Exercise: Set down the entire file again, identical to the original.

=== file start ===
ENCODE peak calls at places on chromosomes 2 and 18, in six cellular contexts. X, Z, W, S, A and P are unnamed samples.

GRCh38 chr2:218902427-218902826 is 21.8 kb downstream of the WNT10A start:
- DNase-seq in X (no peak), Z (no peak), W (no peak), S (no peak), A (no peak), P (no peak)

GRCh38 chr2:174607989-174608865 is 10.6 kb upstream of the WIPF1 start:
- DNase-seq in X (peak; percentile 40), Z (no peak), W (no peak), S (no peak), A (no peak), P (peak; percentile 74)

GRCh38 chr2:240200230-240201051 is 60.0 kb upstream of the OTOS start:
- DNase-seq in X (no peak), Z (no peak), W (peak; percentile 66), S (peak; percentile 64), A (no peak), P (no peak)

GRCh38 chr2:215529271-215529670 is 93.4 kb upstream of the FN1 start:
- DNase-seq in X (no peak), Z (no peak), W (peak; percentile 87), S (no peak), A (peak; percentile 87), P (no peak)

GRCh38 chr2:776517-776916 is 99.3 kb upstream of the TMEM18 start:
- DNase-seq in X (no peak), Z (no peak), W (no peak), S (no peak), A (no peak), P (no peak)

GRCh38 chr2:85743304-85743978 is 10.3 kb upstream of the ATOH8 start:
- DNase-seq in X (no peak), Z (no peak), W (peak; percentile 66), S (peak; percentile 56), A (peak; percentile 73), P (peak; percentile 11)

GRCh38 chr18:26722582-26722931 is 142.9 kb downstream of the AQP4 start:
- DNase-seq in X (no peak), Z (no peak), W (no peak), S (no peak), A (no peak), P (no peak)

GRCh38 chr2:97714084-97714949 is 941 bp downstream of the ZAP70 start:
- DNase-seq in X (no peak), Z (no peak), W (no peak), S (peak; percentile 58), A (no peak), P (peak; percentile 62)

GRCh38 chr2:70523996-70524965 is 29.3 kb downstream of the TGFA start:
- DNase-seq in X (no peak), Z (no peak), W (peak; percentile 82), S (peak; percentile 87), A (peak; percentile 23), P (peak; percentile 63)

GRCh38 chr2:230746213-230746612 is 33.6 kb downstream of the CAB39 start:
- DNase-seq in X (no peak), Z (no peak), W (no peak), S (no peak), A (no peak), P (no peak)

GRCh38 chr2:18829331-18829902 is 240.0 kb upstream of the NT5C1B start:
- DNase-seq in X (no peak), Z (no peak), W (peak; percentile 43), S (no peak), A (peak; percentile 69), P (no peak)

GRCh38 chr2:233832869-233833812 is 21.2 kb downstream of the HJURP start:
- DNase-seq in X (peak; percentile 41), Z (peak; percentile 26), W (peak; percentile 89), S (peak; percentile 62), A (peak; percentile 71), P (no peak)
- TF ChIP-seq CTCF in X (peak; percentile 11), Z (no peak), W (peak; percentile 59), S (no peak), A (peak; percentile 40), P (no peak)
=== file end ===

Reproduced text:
ENCODE peak calls at places on chromosomes 2 and 18, in six cellular contexts. X, Z, W, S, A and P are unnamed samples.

GRCh38 chr2:218902427-218902826 is 21.8 kb downstream of the WNT10A start:
- DNase-seq in X (no peak), Z (no peak), W (no peak), S (no peak), A (no peak), P (no peak)

GRCh38 chr2:174607989-174608865 is 10.6 kb upstream of the WIPF1 start:
- DNase-seq in X (peak; percentile 40), Z (no peak), W (no peak), S (no peak), A (no peak), P (peak; percentile 74)

GRCh38 chr2:240200230-240201051 is 60.0 kb upstream of the OTOS start:
- DNase-seq in X (no peak), Z (no peak), W (peak; percentile 66), S (peak; percentile 64), A (no peak), P (no peak)

GRCh38 chr2:215529271-215529670 is 93.4 kb upstream of the FN1 start:
- DNase-seq in X (no peak), Z (no peak), W (peak; percentile 87), S (no peak), A (peak; percentile 87), P (no peak)

GRCh38 chr2:776517-776916 is 99.3 kb upstream of the TMEM18 start:
- DNase-seq in X (no peak), Z (no peak), W (no peak), S (no peak), A (no peak), P (no peak)

GRCh38 chr2:85743304-85743978 is 10.3 kb upstream of the ATOH8 start:
- DNase-seq in X (no peak), Z (no peak), W (peak; percentile 66), S (peak; percentile 56), A (peak; percentile 73), P (peak; percentile 11)

GRCh38 chr18:26722582-26722931 is 142.9 kb downstream of the AQP4 start:
- DNase-seq in X (no peak), Z (no peak), W (no peak), S (no peak), A (no peak), P (no peak)

GRCh38 chr2:97714084-97714949 is 941 bp downstream of the ZAP70 start:
- DNase-seq in X (no peak), Z (no peak), W (no peak), S (peak; percentile 58), A (no peak), P (peak; percentile 62)

GRCh38 chr2:70523996-70524965 is 29.3 kb downstream of the TGFA start:
- DNase-seq in X (no peak), Z (no peak), W (peak; percentile 82), S (peak; percentile 87), A (peak; percentile 23), P (peak; percentile 63)

GRCh38 chr2:230746213-230746612 is 33.6 kb downstream of the CAB39 start:
- DNase-seq in X (no peak), Z (no peak), W (no peak), S (no peak), A (no peak), P (no peak)

GRCh38 chr2:18829331-18829902 is 240.0 kb upstream of the NT5C1B start:
- DNase-seq in X (no peak), Z (no peak), W (peak; percentile 43), S (no peak), A (peak; percentile 69), P (no peak)

GRCh38 chr2:233832869-233833812 is 21.2 kb downstream of the HJURP start:
- DNase-seq in X (peak; percentile 41), Z (peak; percentile 26), W (peak; percentile 89), S (peak; percentile 62), A (peak; percentile 71), P (no peak)
- TF ChIP-seq CTCF in X (peak; percentile 11), Z (no peak), W (peak; percentile 59), S (no peak), A (peak; percentile 40), P (no peak)